Exoskeletons ‘definitely the future’ for Atwill-Morin

Construction firm sees benefits after five years of experimenting with technology

Exoskeletons ‘definitely the future’ for Atwill-Morin

In an industry renowned for its physically demanding tasks, Quebec-based construction firm Atwill-Morin is pioneering a transformation in workplace ergonomics and safety. "Innovation has always been a key part of our business," says Matthew Atwill-Morin, President of the company. This forward-thinking approach has led the company to adopt exoskeleton technology to enhance the safety and longevity of its workforce.

Early adoption and experimentation

Atwill-Morin began exploring exoskeletons about five years ago, driven by a commitment to protect their employees from the long-term physical toll of construction work. "We've always been searching for different ways to keep everybody safe every day," Atwill-Morin explains. The firm experimented with various models from major tool manufacturers like Hilty and Makita, and now utilizes second-generation exoskeletons designed to reduce the strain of heavy lifting.

Enhancing ergonomics and reducing injuries

The primary appeal of exoskeletons in construction is their ability to reduce the physical burden on workers. Atwill-Morin highlights the significant improvements in ergonomics and functionality in the second-generation models. "These systems are springs and elastics that help you gain power or reduce the weight when lifting different loads," he says. The exoskeletons can decrease the load by up to 70%, making tasks like lifting 60-pound concrete blocks significantly easier.

The exoskeletons are also designed for flexibility, allowing workers to deactivate the assistance when it is not needed. "It's great to be able to reduce the weight destroying the body from the loads," Atwill-Morin notes, "but if you're doing a task that does not require them, it's fine to be able to shut them off and use your regular body power."

Positive Feedback and Future Prospects

While currently only a dozen of Atwill-Morin's 1,200 employees use the exoskeletons regularly, the feedback has been promising. "What we're seeing is that they are maintaining their strength and quality of life, even after extensive hours of labor," Atwill-Morin observes. The company plans to expand the use of exoskeletons as more models become available and as they continue to monitor long-term benefits.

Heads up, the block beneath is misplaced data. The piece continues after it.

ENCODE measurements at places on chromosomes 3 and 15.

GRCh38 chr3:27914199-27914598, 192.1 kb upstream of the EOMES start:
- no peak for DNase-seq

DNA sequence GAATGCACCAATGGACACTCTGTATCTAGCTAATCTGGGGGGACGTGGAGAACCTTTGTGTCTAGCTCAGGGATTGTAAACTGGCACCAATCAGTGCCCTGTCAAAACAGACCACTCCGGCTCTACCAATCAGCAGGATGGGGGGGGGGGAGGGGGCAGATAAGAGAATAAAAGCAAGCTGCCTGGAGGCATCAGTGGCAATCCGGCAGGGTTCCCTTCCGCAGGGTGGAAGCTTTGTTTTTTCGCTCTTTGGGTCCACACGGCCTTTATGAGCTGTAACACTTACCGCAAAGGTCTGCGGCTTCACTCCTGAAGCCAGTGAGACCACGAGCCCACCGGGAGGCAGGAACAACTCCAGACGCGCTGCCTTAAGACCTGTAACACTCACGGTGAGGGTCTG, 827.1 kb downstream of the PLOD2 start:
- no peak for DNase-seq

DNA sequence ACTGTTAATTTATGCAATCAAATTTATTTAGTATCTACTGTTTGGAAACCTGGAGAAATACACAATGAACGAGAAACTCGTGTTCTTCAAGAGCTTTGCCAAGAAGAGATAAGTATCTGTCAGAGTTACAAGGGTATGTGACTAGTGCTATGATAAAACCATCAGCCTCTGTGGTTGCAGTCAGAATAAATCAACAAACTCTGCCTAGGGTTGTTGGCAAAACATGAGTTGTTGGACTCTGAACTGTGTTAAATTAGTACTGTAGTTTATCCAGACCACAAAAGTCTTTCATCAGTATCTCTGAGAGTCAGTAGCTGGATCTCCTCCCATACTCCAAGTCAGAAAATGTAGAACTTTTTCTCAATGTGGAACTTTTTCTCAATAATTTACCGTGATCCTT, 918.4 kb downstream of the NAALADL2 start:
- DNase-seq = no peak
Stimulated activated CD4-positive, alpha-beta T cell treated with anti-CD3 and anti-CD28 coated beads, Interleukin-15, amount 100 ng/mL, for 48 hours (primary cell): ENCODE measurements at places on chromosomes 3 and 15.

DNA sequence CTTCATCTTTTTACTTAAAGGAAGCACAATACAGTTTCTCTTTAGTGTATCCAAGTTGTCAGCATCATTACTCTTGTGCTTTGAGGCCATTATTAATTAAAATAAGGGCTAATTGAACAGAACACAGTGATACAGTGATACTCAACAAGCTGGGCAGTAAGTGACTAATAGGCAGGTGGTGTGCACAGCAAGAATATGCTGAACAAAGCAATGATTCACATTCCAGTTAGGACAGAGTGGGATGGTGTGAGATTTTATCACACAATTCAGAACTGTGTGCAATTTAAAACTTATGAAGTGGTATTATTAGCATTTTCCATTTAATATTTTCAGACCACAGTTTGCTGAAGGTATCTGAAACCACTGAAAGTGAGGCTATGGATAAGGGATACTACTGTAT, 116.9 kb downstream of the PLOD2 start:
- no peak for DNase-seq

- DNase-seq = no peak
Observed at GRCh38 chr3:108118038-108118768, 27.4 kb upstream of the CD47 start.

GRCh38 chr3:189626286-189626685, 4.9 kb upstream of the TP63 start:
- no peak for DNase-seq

Looking ahead, Atwill-Morin is optimistic about the forthcoming third-generation exoskeletons, which promise further advancements in adjustability and ergonomics. "We expect huge improvements, with models that are less cumbersome and more adaptable to different levels of assistance," he says.

A Commitment to Worker Well-Being

For Atwill-Morin, the investment in exoskeleton technology is about more than just innovation; it's about leading the industry in health and safety. "We want to be at the forefront of health and safety and work-life in a workplace environment," Atwill-Morin emphasizes. By reducing physical strain, the exoskeletons help ensure that employees can return home at the end of the day without excessive fatigue or injury.

Despite the high costs and the experimental nature of the technology, Atwill-Morin is confident in its potential. "This is definitely the future," he asserts. "These companies are investing huge amounts of money into making these tools work."

As Atwill-Morin continues to embrace exoskeleton technology, the firm exemplifies how forward-thinking approaches to workplace safety can lead to a healthier, more sustainable construction industry. "We're a family-based business with a high value towards our colleagues," Atwill-Morin concludes, "and we want to keep them safe."

This dedication to innovation and worker welfare sets Atwill-Morin apart as a leader in the construction industry's evolving landscape.